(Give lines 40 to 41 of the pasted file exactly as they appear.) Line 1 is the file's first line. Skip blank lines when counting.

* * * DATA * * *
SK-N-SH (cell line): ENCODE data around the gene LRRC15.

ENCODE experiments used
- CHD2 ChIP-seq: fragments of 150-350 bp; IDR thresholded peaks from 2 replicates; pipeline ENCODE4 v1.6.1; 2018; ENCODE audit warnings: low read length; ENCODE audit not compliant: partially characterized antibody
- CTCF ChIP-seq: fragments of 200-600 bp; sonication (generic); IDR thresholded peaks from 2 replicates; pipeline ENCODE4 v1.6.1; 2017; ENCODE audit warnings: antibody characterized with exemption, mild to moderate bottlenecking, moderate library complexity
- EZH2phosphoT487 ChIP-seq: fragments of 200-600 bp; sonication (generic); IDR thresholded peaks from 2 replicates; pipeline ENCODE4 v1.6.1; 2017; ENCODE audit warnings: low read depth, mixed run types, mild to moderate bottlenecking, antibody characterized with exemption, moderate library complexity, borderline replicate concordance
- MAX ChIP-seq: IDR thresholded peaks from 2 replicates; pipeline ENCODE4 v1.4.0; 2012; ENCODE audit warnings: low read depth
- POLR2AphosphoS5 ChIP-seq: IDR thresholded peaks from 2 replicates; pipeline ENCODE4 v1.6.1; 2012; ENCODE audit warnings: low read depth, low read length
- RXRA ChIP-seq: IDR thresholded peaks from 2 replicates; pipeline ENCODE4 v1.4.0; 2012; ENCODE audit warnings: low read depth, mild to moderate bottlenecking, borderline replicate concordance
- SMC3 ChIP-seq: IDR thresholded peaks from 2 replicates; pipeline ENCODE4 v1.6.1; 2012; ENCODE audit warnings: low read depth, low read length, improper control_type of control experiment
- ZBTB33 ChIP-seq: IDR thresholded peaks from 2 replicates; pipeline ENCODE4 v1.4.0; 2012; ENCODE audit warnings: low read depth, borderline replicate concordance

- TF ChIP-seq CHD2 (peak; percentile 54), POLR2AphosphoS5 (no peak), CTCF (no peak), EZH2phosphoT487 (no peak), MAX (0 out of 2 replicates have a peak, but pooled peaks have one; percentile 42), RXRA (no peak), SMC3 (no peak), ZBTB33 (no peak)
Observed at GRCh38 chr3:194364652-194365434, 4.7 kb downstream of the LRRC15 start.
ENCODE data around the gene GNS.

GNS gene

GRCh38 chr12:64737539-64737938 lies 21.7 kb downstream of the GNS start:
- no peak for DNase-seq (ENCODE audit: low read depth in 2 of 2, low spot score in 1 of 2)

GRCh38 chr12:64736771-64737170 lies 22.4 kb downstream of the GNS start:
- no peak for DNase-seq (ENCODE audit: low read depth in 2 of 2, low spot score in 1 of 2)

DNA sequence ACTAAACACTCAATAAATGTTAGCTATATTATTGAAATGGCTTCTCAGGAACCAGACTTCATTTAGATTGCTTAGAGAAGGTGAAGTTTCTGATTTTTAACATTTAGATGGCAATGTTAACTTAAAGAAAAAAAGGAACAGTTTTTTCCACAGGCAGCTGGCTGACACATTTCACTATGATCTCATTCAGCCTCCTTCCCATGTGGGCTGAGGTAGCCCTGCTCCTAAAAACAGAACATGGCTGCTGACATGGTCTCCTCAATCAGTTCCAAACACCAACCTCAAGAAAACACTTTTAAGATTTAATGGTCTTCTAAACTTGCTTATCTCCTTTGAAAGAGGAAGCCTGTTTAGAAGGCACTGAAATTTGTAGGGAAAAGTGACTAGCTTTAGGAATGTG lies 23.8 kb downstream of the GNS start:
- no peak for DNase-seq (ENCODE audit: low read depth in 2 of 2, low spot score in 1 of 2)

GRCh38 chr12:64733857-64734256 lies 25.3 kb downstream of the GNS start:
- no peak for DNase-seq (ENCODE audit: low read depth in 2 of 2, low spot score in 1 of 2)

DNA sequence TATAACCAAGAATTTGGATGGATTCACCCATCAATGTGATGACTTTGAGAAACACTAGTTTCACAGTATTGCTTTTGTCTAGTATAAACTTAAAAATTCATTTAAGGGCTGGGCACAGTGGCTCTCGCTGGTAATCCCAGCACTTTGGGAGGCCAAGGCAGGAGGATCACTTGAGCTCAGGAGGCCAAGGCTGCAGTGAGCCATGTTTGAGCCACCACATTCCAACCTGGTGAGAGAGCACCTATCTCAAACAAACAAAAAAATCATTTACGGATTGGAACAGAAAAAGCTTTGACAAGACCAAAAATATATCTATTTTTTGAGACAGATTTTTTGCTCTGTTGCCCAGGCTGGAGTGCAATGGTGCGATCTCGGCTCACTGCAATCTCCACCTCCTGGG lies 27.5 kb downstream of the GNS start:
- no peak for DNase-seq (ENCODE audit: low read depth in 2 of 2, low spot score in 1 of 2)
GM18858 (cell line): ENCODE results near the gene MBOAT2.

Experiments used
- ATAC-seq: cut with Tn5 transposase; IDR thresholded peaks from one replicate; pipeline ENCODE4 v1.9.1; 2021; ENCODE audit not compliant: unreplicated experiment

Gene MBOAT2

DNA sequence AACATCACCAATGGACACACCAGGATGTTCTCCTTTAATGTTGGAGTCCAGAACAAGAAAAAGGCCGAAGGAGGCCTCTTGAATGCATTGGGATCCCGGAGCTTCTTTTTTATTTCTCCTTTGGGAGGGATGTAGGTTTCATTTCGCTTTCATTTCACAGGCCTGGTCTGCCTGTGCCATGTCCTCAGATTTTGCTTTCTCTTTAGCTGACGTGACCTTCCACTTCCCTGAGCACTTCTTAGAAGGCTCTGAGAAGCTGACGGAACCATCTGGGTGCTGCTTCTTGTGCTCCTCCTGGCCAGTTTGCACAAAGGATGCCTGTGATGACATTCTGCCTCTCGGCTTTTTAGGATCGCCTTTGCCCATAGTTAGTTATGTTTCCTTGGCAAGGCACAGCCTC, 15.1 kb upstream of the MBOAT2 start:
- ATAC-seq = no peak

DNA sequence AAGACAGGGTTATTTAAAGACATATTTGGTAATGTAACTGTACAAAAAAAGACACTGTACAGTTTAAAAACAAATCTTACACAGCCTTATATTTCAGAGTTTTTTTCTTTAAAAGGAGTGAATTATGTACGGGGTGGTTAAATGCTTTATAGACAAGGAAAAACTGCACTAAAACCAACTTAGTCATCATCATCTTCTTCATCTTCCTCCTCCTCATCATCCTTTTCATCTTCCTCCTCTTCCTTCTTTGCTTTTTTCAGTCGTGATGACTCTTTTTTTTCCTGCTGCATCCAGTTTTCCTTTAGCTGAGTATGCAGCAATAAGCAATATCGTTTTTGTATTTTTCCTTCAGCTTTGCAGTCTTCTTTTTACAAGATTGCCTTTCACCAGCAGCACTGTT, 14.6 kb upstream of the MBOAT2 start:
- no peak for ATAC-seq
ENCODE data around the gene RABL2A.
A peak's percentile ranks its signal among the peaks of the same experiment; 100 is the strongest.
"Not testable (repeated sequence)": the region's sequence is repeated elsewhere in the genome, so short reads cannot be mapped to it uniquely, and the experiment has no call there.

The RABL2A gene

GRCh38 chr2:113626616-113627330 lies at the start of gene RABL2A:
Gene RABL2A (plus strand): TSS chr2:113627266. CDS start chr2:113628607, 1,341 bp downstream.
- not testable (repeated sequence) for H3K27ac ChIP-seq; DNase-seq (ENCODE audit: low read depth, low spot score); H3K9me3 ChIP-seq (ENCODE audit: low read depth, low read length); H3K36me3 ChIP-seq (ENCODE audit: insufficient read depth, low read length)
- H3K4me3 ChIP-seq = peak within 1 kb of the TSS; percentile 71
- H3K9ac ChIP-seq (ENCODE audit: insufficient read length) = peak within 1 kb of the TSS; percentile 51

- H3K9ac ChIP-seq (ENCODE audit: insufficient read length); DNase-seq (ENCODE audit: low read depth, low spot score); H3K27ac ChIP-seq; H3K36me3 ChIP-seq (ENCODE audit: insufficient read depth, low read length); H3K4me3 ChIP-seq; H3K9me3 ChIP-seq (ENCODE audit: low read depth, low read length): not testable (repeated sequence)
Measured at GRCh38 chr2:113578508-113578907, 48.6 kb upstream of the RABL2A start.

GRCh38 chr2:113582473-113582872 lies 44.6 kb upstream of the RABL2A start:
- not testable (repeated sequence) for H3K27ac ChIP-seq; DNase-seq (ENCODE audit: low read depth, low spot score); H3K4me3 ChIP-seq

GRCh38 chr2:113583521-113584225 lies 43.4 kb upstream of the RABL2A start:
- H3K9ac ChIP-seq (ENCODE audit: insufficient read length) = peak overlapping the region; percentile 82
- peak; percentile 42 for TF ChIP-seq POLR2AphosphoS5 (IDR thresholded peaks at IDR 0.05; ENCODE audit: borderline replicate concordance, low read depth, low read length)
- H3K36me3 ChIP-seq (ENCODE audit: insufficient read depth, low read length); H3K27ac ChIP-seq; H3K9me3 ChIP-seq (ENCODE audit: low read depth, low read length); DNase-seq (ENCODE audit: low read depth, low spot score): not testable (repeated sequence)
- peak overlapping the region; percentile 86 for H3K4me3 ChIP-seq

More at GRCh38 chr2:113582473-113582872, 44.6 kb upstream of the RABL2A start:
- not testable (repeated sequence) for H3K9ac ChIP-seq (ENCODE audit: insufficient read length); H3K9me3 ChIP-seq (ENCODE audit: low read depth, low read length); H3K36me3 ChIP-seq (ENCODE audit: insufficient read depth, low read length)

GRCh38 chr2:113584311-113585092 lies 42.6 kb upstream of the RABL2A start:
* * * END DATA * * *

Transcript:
- H3K4me3 ChIP-seq = peak within 1 kb of the TSS; percentile 71
- H3K9ac ChIP-seq (ENCODE audit: insufficient read length) = peak within 1 kb of the TSS; percentile 51